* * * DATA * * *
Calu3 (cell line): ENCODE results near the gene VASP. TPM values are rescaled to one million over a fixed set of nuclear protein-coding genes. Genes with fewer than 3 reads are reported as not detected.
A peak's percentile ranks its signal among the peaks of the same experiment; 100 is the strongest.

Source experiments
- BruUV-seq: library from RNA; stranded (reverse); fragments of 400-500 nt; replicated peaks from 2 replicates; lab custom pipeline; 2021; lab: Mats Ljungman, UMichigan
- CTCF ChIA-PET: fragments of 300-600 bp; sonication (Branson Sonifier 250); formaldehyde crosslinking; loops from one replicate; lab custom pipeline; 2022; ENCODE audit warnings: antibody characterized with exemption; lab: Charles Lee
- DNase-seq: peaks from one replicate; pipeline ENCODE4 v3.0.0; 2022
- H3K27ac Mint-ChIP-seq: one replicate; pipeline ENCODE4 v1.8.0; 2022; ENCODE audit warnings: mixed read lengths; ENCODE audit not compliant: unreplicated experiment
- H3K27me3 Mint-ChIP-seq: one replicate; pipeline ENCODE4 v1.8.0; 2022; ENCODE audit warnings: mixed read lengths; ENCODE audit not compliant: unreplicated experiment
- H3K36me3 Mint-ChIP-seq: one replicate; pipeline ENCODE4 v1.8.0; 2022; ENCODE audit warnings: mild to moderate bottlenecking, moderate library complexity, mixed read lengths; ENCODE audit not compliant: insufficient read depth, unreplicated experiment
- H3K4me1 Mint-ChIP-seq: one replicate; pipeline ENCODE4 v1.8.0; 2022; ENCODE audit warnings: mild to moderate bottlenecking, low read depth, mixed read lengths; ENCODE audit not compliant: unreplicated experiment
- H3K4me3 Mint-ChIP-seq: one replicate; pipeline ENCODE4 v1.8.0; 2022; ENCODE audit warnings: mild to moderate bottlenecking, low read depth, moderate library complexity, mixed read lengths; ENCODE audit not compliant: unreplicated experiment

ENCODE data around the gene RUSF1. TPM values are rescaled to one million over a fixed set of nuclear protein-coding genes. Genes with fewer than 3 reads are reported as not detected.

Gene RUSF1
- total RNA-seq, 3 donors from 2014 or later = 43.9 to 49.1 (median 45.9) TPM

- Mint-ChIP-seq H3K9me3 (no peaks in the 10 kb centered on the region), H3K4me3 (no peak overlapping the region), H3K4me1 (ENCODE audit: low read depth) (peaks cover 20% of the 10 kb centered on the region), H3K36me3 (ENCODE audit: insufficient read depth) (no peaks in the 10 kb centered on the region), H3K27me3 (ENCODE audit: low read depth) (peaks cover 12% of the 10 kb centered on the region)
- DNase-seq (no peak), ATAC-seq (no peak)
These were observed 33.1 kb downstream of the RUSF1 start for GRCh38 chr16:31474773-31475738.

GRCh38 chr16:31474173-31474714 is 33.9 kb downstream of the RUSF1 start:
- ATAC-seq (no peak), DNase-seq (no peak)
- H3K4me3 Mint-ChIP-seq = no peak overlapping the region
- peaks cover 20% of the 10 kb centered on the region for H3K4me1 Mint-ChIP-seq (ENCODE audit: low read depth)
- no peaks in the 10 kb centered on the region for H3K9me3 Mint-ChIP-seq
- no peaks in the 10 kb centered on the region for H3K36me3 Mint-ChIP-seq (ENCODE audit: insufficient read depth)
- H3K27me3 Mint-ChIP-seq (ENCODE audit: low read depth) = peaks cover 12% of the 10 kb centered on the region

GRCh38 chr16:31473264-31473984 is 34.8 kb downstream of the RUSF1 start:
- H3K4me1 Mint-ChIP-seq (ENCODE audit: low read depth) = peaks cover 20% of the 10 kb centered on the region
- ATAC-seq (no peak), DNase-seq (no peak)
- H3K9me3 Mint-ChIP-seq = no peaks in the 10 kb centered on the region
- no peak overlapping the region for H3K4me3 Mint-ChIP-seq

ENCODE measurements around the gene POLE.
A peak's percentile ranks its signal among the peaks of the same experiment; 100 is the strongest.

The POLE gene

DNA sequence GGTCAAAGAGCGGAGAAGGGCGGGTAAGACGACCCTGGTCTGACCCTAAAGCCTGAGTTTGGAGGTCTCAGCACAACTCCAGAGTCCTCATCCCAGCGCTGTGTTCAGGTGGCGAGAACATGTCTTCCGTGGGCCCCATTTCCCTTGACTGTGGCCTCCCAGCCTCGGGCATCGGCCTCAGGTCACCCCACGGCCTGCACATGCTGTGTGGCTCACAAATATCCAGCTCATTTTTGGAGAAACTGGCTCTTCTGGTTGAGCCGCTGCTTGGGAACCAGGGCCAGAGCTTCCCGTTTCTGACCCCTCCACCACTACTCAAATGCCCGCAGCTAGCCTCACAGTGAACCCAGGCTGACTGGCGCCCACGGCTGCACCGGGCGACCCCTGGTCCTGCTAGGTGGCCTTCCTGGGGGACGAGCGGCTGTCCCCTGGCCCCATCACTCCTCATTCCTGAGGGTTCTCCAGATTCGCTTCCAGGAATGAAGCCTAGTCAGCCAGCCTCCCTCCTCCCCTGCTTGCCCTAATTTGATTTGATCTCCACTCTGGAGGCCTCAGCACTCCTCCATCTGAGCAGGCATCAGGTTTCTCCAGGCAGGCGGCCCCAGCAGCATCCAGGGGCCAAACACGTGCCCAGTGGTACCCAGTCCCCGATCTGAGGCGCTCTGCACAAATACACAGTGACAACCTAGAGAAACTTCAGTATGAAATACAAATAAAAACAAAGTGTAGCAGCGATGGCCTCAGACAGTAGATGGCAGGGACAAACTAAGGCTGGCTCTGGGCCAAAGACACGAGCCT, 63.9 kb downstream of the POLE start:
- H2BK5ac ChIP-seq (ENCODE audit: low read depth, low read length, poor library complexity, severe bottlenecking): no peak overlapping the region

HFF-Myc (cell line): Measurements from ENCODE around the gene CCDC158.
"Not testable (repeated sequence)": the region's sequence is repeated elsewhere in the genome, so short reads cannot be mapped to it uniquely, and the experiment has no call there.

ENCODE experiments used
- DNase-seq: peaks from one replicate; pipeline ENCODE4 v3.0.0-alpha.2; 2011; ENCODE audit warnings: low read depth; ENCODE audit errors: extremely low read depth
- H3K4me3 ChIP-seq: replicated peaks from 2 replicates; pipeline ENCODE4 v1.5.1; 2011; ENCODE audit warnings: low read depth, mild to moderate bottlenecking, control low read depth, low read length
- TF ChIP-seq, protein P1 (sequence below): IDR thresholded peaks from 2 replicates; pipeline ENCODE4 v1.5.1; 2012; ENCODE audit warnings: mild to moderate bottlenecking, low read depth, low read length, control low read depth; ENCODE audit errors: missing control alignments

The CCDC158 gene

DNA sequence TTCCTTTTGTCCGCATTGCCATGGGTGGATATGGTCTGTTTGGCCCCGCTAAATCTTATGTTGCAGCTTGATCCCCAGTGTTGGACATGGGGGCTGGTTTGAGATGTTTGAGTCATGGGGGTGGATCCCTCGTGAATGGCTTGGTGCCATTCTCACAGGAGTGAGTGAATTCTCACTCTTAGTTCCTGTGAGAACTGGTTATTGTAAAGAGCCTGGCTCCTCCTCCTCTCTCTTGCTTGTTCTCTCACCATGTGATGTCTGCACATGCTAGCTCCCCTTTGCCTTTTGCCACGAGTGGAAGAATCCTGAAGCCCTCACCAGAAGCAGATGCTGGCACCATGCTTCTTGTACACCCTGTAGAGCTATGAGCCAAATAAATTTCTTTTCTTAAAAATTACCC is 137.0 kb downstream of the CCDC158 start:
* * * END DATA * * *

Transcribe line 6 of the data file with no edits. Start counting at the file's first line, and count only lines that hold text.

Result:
- DNase-seq: peaks from one replicate; pipeline ENCODE4 v3.0.0; 2022